Tales of individual bravery by American Indians while fighting in defense of their country make up an important chapter in the history of the United States.
The story of Pascal C. Poolaw, Sr., a full-blooded Kiowa Indian, stands as the benchmark by which all others will be judged in terms of devotion to country and family.
Poolaw has been called Americaâ€™s most decorated Indian soldier with 42 medals and citations. Among his medals are four Silver Stars and five Bronze Stars. he also earned three Purple Hearts, one for each of the wars in which he fought, World War II, Korea, and Vietnam.
The fourth Silver Star was awarded posthumously after Poolaw died during action in Vietnam. On Nov. 7, 1967, Poolawâ€™s unit, Company C, 1st Battalion, 26th Infantry, was part of a search and destroy mission near the village of Loc Ninh.
The unit was attacked by numerically superior Viet Cong force. Under a hail of fire, Poolaw race to the lead squad, exposed all the way, and deployed the squad there to lay down a base of fire, the citation read. This action saved countless lives, but Poolaw wasnâ€™t finished.
Poolaw continued moving among the troops, making sure they were positioned properly and he pulled casualties back to the lines despite being wounded himself. He was mortally wounded as he pulled another casualty back to the lines.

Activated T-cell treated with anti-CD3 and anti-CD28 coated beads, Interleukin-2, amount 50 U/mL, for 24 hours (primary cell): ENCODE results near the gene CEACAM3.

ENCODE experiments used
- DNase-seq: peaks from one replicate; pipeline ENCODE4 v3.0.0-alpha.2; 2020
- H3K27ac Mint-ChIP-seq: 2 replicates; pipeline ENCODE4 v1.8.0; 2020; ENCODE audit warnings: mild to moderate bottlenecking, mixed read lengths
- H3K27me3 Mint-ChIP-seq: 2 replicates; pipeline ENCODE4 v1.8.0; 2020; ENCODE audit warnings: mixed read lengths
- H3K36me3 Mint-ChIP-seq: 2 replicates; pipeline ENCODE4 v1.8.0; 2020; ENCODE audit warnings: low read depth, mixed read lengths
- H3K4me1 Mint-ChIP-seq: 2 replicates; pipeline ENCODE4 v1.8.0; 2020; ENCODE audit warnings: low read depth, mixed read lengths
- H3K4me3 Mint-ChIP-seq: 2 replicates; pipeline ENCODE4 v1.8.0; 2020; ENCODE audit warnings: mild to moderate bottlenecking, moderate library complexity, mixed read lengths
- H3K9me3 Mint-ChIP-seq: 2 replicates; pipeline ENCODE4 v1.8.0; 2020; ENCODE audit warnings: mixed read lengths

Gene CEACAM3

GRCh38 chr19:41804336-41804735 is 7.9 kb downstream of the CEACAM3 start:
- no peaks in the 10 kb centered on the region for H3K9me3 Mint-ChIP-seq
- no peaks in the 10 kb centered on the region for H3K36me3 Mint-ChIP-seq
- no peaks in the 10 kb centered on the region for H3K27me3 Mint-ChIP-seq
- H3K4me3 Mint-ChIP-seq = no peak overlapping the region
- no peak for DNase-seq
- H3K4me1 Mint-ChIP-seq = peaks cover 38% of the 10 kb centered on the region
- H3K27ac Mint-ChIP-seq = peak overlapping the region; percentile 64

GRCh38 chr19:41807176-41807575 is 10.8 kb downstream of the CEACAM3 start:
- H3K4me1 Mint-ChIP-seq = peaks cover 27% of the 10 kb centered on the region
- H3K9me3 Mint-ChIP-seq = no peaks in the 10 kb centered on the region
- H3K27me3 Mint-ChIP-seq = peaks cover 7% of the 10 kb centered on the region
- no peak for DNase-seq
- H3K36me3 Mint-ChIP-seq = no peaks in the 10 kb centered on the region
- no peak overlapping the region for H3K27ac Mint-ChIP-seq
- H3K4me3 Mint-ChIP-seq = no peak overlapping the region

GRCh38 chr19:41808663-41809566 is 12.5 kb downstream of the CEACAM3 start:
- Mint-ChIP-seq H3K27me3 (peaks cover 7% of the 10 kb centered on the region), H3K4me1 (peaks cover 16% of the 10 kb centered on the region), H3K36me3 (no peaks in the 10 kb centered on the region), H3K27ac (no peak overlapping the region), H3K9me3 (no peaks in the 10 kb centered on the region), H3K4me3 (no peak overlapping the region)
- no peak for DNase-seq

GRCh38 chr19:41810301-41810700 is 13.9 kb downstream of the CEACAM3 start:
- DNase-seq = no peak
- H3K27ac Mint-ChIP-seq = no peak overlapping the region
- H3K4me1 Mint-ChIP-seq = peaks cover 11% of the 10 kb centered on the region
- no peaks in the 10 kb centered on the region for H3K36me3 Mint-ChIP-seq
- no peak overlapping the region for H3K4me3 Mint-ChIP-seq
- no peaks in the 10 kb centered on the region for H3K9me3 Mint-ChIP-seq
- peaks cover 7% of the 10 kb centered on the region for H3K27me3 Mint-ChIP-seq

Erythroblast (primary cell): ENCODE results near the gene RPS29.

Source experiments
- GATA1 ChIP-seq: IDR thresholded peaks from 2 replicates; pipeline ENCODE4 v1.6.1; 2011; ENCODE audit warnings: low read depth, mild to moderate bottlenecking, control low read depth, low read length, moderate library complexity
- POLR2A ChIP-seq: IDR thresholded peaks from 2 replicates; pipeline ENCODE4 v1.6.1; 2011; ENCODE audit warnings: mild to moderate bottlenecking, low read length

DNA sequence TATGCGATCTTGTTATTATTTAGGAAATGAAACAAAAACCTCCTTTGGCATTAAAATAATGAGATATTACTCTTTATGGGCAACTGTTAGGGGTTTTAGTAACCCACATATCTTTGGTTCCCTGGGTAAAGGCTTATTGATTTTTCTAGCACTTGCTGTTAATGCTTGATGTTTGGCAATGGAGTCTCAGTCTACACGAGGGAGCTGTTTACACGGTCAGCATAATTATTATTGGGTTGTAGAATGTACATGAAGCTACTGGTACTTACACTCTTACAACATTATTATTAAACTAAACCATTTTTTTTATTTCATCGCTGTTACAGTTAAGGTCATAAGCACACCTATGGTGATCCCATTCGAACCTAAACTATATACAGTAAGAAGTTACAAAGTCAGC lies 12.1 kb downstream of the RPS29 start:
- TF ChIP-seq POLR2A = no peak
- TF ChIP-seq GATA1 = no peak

His devotion to his soldiers was exceeded only by the love of his family. Poolaw served in Vietnam trying to spare his son the horrors of war.
When his son, Lindy, received orders for Vietnam, Poolaw volunteered for the combat zone with he hope of serving there in place of his son. Regulations prohibit two members of the same family from serving in combat at the same time without their consent.
Another of Poolawâ€™s sons had already been in Vietnam which added to his wanting to spare Lindy. His son, Pascal Cleatus Poolaw, Jr., a Specialist 4, had been wounded in Vietnam in Feb. 1967. The younger Poolaw was hit by a mine and received metal fragments in the legs. His right leg had to be amputated below the knee. When the senior Poolaw finally reached the port of departure on the West Coast, he discovered Lindy had left for Vietnam the day before. He decided to follow his son.
Harving the father and son of the family serving in combat at the same time was nothing new to Poolaw. He had served in World War II with his dad, Ralph Poolaw Sr., and his two brothers.
Poolaw served almost four months in Vietnam before the fatal combat operation. In a letter he wrote just before his death, Poolaw said he rated his job as being more important than his life.
In her eulogy at Poolawâ€™s funeral at the Fort Sill Post Cemetery, his wife, Irene, echoed those sentiments. He has followed the trail of the great chiefs,â€ she said. â€œHis people hold him in honor and highest esteem. He has given his life for the people and the country he loved so much.â€
The example of Poolawâ€™s bravery and devotion lives at Fort Sill, where he served for a year before going to Vietnam. Poolaw Hall at Sheridan Road was named after him and contains an exhibit dedicated to the American Indian soldier.